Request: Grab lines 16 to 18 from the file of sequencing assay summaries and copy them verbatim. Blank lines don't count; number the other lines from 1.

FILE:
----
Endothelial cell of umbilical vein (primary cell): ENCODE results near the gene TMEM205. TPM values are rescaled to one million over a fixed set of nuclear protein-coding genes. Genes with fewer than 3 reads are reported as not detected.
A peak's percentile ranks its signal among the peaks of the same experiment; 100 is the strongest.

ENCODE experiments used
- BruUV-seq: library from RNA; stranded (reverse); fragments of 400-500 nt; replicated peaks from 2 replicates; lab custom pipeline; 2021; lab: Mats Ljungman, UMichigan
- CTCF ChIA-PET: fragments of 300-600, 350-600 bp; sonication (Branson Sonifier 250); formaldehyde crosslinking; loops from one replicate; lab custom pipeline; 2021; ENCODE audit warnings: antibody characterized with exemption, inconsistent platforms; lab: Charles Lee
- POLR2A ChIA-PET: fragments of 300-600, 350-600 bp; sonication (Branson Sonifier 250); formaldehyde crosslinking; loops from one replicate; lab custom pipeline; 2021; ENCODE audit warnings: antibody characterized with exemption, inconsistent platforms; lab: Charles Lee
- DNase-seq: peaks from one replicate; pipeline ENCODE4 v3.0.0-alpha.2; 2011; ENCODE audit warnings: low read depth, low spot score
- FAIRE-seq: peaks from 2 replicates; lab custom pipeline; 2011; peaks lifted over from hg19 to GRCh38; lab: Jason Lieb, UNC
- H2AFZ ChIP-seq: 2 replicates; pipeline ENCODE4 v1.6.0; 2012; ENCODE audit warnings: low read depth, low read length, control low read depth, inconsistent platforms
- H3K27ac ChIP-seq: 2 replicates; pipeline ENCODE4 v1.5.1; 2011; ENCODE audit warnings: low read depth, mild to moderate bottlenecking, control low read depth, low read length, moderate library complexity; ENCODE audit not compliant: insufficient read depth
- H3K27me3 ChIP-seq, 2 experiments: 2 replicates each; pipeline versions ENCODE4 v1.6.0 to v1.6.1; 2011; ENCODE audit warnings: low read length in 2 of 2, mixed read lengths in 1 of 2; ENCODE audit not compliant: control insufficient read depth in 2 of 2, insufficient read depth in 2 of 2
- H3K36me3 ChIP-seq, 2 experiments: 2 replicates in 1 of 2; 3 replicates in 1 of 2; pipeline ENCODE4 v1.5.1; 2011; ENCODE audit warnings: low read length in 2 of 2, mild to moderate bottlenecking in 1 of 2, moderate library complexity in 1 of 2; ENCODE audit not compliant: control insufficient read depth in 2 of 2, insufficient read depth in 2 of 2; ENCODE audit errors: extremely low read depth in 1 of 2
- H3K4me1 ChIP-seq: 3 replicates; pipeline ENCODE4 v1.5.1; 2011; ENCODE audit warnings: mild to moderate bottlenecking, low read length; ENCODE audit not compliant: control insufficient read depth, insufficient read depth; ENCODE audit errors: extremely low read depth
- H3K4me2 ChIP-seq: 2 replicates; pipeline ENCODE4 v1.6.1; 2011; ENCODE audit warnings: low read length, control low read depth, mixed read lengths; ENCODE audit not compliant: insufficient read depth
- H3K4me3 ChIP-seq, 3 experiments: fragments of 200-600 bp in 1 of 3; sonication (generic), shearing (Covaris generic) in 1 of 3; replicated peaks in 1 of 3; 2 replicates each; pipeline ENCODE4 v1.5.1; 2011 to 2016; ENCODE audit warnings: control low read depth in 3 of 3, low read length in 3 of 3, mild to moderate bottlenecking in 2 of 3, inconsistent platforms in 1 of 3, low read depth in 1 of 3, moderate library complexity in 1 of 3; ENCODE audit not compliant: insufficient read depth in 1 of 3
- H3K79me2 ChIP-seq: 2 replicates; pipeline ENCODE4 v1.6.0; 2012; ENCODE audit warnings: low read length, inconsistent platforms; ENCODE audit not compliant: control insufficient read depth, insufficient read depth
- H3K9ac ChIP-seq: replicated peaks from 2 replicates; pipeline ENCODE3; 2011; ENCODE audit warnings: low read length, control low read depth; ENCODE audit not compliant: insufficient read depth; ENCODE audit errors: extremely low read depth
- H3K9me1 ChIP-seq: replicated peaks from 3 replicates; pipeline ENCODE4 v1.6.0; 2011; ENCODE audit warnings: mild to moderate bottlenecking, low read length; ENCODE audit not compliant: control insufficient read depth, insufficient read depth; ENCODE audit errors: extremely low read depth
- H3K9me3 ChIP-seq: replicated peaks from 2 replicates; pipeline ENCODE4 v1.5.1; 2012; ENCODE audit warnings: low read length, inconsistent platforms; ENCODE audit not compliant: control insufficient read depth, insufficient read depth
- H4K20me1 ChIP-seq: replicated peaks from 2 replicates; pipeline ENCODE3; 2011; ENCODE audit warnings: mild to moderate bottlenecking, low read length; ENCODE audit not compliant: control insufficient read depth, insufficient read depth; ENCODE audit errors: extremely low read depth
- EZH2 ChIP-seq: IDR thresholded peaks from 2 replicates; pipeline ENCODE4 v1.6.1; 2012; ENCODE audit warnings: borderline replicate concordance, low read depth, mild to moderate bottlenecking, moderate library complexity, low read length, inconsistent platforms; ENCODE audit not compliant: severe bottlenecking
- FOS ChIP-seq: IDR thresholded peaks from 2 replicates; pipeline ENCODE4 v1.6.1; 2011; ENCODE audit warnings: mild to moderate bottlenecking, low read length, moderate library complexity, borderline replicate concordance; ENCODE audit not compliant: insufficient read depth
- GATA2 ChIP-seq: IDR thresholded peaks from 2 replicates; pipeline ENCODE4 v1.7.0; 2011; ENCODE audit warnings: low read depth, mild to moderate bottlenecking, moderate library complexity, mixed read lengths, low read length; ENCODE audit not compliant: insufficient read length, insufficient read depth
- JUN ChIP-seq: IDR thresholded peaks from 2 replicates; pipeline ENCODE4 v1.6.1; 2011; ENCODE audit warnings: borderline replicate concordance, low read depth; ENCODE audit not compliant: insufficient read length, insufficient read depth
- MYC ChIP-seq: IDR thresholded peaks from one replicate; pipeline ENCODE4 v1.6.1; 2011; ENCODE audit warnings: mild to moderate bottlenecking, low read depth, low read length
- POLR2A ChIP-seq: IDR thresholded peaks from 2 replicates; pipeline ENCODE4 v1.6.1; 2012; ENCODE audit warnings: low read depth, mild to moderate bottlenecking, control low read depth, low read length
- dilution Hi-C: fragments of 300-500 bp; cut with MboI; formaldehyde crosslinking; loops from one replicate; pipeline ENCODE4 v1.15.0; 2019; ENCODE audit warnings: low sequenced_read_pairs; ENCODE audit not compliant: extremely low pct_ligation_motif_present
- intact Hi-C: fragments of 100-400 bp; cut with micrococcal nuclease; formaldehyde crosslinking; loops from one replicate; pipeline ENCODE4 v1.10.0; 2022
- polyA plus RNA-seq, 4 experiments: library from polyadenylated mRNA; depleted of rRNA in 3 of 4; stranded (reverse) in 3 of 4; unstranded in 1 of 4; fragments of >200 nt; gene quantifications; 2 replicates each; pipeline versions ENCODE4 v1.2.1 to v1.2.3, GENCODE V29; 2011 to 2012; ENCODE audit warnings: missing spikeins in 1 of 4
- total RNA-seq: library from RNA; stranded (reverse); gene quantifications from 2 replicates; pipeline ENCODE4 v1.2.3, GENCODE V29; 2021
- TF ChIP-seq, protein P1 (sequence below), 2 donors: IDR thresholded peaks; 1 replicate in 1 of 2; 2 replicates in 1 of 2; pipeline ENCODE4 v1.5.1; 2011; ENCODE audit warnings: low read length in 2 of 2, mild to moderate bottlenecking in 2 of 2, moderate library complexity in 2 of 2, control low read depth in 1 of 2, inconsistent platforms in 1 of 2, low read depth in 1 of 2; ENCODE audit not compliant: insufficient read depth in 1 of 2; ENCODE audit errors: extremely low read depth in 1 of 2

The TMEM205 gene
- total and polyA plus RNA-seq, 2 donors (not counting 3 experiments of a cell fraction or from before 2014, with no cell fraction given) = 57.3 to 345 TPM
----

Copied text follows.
- H3K79me2 ChIP-seq: 2 replicates; pipeline ENCODE4 v1.6.0; 2012; ENCODE audit warnings: low read length, inconsistent platforms; ENCODE audit not compliant: control insufficient read depth, insufficient read depth
- H3K9ac ChIP-seq: replicated peaks from 2 replicates; pipeline ENCODE3; 2011; ENCODE audit warnings: low read length, control low read depth; ENCODE audit not compliant: insufficient read depth; ENCODE audit errors: extremely low read depth
- H3K9me1 ChIP-seq: replicated peaks from 3 replicates; pipeline ENCODE4 v1.6.0; 2011; ENCODE audit warnings: mild to moderate bottlenecking, low read length; ENCODE audit not compliant: control insufficient read depth, insufficient read depth; ENCODE audit errors: extremely low read depth